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Healthy eating and lifestyle

Healthy eating and lifestyle

Physical activity and eating according to need

Eating according to energy needs means that the "fuel" from the foods eaten is the right amount for the activity levels of the person. Weight gain and obesity in childhood and adolescence is usually caused by eating too many energy-rich foods and by not being physically active.

Children use energy as they grow, and therefore they need higher energy foods including protein (such as meat, fish and eggs). It is natural for children to gain body fat during growth spurts.

A common cause of inactivity in children today is time spent on computers, playing games and networking with friends. It is not possible to avoid this entirely, but it’s a good idea to limit computer time and encourage children to get outside. Go with them! Encourage children to participate in some aerobic activity (activities that burn energy) 3-4 times a week for at least 20-30 minutes. It can be running, swimming or cycling, playing sport or dancing, or less organised activities like kicking a ball in the park or walking a dog.

Regular exercise and physical activity is necessary to

  • help weight control
  • keep muscles in good shape
  • decrease tiredness by increasing fitness
  • relieve tension caused by stress

Healthy body weight

Weight is not always an accurate measure of excessive body fat or obesity. A better guide compares a person's height to their weight to determine a healthy weight range. People whose weight falls within the healthy weight range have been shown to have fewer serious illnesses such as heart disease, diabetes or kidney disease.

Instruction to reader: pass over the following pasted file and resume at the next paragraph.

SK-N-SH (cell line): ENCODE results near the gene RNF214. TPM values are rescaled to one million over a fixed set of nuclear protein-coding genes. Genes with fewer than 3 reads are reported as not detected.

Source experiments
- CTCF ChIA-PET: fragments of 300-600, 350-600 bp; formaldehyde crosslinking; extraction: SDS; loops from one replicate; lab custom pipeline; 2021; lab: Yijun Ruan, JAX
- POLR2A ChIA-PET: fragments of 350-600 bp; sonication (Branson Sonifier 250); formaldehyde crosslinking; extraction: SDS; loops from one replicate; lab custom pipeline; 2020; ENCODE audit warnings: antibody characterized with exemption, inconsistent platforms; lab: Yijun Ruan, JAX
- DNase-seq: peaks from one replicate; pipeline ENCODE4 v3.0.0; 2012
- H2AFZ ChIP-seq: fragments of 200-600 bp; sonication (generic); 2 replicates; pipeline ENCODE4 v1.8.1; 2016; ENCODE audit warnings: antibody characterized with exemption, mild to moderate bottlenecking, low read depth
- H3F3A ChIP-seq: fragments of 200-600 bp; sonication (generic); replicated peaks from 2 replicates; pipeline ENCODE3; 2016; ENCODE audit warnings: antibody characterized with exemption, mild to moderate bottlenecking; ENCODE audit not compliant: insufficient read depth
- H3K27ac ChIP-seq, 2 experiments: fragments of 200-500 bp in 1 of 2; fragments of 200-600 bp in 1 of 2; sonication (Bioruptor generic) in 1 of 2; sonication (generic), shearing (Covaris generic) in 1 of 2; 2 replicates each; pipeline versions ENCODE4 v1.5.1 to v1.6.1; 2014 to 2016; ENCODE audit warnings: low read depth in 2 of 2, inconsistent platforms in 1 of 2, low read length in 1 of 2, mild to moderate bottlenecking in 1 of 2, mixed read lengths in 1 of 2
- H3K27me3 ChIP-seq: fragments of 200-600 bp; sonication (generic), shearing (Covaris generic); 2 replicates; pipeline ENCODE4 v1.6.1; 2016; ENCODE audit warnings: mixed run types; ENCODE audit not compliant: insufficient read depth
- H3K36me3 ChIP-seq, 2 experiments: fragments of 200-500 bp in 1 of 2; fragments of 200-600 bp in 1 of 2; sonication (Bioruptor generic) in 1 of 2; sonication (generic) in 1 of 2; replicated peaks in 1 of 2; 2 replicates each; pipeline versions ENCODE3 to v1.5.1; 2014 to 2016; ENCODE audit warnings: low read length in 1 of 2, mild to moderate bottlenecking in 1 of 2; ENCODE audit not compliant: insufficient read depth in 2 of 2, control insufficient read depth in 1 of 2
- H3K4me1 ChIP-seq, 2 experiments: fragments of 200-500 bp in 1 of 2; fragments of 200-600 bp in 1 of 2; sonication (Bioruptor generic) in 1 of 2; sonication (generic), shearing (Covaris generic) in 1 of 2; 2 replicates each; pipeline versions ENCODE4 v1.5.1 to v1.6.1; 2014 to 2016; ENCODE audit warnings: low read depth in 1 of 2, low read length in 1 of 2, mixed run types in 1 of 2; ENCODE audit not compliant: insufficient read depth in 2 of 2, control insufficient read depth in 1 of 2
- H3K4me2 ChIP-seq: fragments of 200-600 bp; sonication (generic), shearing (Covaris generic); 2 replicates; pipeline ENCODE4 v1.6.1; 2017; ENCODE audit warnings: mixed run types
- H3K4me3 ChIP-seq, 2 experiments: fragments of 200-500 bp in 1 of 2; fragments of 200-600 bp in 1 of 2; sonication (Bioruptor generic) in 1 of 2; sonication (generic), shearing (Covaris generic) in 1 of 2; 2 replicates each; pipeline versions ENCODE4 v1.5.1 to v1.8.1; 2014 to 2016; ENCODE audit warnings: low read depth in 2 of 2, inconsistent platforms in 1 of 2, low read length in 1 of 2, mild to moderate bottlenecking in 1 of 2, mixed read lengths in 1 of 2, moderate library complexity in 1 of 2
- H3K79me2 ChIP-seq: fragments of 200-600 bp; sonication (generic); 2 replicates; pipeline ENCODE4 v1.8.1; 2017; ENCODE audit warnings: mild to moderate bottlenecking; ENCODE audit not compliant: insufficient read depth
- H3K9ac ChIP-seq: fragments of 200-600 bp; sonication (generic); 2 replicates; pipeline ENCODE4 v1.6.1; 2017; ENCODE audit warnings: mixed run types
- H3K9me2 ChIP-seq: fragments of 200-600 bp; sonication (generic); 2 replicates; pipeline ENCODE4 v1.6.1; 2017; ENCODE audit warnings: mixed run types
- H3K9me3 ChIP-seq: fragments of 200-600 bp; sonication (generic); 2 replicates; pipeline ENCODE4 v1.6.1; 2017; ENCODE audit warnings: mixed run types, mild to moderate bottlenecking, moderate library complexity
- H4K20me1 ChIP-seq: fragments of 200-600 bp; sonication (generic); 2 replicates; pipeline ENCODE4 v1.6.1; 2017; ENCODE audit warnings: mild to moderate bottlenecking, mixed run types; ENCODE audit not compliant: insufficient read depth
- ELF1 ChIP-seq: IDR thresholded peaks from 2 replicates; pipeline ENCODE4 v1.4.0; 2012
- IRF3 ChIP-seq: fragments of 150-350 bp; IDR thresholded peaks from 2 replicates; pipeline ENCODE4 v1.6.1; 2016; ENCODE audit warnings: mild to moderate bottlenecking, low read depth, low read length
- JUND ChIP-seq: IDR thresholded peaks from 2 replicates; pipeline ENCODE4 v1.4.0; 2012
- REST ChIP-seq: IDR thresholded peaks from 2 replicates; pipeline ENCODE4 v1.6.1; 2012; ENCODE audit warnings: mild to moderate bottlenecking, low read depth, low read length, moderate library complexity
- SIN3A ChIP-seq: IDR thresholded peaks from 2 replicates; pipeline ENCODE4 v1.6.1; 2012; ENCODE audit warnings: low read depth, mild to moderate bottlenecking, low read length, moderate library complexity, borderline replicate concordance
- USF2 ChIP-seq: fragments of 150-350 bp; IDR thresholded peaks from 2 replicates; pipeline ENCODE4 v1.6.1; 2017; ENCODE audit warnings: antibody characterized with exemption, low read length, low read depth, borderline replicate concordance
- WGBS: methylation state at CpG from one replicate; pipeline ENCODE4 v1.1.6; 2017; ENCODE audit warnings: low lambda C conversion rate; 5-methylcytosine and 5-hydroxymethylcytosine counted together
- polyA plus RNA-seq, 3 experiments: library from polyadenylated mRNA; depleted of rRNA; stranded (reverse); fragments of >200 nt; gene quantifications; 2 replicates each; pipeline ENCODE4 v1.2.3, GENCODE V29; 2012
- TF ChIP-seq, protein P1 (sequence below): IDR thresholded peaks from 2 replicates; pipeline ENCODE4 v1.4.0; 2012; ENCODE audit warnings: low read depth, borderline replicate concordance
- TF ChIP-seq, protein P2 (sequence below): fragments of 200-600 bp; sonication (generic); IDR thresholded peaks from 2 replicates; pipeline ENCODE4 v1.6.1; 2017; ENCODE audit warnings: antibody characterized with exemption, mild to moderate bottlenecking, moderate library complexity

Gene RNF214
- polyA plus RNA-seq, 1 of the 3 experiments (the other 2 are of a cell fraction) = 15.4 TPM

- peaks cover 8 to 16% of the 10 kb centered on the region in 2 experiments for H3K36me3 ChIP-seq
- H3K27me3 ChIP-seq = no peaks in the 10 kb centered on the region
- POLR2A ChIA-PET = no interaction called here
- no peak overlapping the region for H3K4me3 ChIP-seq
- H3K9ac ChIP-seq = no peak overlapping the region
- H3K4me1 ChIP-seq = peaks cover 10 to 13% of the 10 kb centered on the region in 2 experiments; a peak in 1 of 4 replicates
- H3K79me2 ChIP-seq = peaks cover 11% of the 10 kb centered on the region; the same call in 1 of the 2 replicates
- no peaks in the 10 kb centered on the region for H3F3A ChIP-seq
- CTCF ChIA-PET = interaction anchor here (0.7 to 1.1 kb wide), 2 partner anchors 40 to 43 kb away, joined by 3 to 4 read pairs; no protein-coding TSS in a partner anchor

Those who are outside the range, either above or below, are at greater risk of these and other health complications.

Weight control

Children who are overweight are more likely to struggle to control their weight as adults. This is why an early start is so important to develop healthy food and lifestyle choices.

Children, especially those approaching adolescence can be very critical about their appearance and it is important not to focus on factors such as weight, which may lead to a negative body image.

Children with negative body image can be at higher risk of eating disorders, anorexia nervosa and bulimia. These are serious and very real medical conditions that require professional help. Talk to your care team if you are concerned that the child you are caring for has an eating disorder.

You can read more about eating disorders here

Strategies to encourage healthy eating

Some children coming into care do not have a background of healthy eating and may struggle to integrate healthy eating into their lives. It is important not to force new eating habits, and never use food as a punishment.

  • Involve children in planning & shopping
  • Use colourful foods and make unusual shapes for younger children
  • Grow simple herbs and vegetables to help younger children understand food
  • Involve older children in choosing recipes and learning to cook simple meals
  • Model healthy choices - eat a variety of healthy food and drink plenty of water

Strategies to encourage a healthy lifestyle

  • Encourage children to join you in activities - build these opportunities into everyday life
  • Be enthusiastic about physical activity
  • Talk to children about activities they may have done before, or that they would like to do
  • Help them to research local activities
  • Do some physical activities around the home and make it interesting for younger children
  • If a child wants to lose weight, help them with a plan that includes a healthy diet, and set goals that are achievable - ask your care team for help with this
  • When buying takeaway food look for healthier options
  • Model healthy lifestyle choices

More information about healthy eating and lifestyle can be found on this website. Healthy kids

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